Riding Skills 101

Improve your motorcycling skills
with Survival Skills Rider Training

Start your journey into better biking here!

Survival Skills|FREE better biking tips for all motorcycle riders

Learning biking Survival Skills isn't expensive...
...because these tips are FREE for all bikers

Roundabouts routines - straight lines, wide lines, stability, view, advantage and risk

A recurring topic is how to deal with roundabouts. Essentially, the problem is that there is a head-on collision between the DVSA approach as taught to new riders which follows the advice in the Highway Code, and advice from advanced sources which often talks about 'straightening out' roundabouts. I've even seen one highly dubious article which advocated turning left from the right-hand side and turning right from the left-hand side race track style. The justification was 'more progress' and you can probably guess by now that I thought that was extremely poor advice because roundabouts are junctions. My first (and last) question to anyone advocating a roundabout as a suitable place to be making progress is "would you speed up through a crossroads?" I think you can guess the answer to that. Here's my own Survival Skills thinking.

Roundabouts are a kind of junction. And anywhere traffic flows cross each other are potentially dangerous places, particularly where the flow - as is the case at most roundabouts - is regulated by 'Give Way' markings. Like any other junction, the point of highest risk is where vehicles on conflicting courses merge and separate again.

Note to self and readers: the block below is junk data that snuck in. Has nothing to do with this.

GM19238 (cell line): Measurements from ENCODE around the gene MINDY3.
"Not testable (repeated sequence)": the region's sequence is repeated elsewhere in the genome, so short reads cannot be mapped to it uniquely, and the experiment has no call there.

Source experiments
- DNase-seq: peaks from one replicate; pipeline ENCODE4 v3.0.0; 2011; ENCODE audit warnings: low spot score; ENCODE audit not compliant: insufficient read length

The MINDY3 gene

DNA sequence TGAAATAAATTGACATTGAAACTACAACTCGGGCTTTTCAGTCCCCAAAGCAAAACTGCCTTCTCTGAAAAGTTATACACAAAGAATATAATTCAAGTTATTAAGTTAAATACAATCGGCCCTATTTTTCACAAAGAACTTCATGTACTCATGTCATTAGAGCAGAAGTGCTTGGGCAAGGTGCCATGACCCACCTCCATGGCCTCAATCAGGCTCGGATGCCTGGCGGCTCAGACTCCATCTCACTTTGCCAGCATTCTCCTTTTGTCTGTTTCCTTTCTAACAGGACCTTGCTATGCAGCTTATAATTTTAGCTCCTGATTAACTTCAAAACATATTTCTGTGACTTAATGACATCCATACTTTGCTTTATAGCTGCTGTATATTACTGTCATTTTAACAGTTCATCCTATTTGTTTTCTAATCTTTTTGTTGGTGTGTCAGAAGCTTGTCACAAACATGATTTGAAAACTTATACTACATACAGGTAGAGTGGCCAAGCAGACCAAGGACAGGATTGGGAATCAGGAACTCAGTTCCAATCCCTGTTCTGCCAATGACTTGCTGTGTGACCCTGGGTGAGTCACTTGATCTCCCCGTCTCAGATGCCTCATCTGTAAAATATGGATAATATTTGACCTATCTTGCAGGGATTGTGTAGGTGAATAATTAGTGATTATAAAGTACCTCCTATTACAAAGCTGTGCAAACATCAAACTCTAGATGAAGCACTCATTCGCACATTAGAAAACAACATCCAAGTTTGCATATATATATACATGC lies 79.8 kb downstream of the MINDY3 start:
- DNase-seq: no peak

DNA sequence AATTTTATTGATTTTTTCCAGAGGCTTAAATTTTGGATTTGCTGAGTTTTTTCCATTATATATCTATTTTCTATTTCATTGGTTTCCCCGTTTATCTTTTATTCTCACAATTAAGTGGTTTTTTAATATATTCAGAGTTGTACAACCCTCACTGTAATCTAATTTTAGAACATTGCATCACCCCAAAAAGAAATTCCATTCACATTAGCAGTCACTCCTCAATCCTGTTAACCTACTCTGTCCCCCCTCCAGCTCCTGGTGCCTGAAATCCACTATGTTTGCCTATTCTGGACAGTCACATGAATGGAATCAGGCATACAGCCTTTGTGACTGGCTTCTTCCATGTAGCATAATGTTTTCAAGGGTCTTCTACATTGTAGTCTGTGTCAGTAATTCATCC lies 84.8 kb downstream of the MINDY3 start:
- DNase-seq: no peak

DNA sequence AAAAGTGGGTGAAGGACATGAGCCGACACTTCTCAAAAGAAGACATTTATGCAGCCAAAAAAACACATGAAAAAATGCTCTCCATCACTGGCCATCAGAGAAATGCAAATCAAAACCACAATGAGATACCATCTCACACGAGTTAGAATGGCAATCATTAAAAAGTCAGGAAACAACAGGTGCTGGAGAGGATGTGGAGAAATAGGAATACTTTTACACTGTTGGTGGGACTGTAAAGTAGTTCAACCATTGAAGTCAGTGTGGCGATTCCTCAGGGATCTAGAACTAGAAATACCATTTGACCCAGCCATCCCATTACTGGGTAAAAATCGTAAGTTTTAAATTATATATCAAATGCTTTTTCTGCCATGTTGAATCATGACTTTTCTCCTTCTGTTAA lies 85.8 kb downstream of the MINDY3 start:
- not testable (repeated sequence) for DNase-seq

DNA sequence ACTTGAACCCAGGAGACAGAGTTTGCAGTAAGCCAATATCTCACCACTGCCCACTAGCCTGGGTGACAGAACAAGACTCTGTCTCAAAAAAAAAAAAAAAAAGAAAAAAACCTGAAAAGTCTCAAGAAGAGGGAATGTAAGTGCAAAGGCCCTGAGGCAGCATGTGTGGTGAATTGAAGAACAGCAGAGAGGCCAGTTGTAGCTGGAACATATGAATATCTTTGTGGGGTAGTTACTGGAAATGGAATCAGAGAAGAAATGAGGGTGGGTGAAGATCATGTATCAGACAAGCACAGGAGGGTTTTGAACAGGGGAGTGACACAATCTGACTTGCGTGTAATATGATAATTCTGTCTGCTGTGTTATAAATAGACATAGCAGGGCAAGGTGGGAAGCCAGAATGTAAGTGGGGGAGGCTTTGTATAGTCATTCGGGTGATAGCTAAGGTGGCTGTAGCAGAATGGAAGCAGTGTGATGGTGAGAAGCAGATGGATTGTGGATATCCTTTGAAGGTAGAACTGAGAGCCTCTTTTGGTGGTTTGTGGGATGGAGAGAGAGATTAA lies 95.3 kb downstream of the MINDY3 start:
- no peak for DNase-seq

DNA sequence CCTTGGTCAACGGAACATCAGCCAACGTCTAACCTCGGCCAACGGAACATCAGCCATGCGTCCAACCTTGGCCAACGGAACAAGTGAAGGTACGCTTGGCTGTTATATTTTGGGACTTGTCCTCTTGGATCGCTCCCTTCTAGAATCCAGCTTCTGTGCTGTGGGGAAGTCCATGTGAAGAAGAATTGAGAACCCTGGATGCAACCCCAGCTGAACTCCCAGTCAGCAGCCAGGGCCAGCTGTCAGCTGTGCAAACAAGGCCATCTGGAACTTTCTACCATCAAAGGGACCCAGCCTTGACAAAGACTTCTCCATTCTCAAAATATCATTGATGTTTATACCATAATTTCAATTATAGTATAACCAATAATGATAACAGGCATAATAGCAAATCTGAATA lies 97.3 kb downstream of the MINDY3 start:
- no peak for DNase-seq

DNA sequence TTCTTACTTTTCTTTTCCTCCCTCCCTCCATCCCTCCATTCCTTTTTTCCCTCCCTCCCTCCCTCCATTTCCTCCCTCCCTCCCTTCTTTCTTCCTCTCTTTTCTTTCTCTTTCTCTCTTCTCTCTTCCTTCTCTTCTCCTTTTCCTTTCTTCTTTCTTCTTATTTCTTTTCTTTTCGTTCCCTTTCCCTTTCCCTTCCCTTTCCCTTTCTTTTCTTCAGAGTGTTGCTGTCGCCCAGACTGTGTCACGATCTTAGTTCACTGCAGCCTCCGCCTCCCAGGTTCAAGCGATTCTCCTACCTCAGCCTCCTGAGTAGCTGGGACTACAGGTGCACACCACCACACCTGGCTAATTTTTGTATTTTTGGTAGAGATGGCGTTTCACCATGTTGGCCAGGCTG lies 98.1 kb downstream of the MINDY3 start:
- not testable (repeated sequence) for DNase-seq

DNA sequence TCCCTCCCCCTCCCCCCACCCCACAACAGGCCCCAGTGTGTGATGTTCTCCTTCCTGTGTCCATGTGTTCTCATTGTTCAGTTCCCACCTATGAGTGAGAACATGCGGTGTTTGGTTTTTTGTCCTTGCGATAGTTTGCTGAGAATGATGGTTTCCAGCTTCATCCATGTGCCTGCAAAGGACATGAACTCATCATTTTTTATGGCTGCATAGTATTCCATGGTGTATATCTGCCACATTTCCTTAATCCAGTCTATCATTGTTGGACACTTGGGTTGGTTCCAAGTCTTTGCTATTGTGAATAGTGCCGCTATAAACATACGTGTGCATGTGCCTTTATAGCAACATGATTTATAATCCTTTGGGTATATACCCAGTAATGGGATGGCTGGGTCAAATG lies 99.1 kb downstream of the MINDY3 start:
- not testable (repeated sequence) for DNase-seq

Drivers have problems with motorcycles at junctions. Sometimes they look and cannot see the motorcycle because something blocks their view. Sometimes they look and fail to see - there are a number of well-defined reasons for this. And sometimes they see the bike, but misjudge its speed and distance, and commit to a potentially dangerous manoeuvre.

And roundabouts are also places where drivers and riders get confused about each others' intentions. It's not always immediately obvious where another vehicle is going.

I didn't learn any of that from a book. I learned it all by bitter experience as a courier. Put it all together, and my experience tells me that manoeuvres that aim for us to get out the other side a second or two earlier really aren't very sound ones.

The article in question suggested :

"If you wish to turn left or right at the roundabout then (again assuming there is no other traffic about) you will need to maximise the radius of the turn within the constraints of the road-layout".

The diagram shows a left-turn line with a far right approach, clipping the inside kerb and exiting near the centre white line, and the mirror image for a right-turn line - a far left approach, clipping the island and exiting close to the left hand kerb.

Need? Do we NEED to maximise the radius of the turn? Of course not.

But beyond whether it's 'nice' or 'necessary', let's have a think about some genuine concerns with this approach.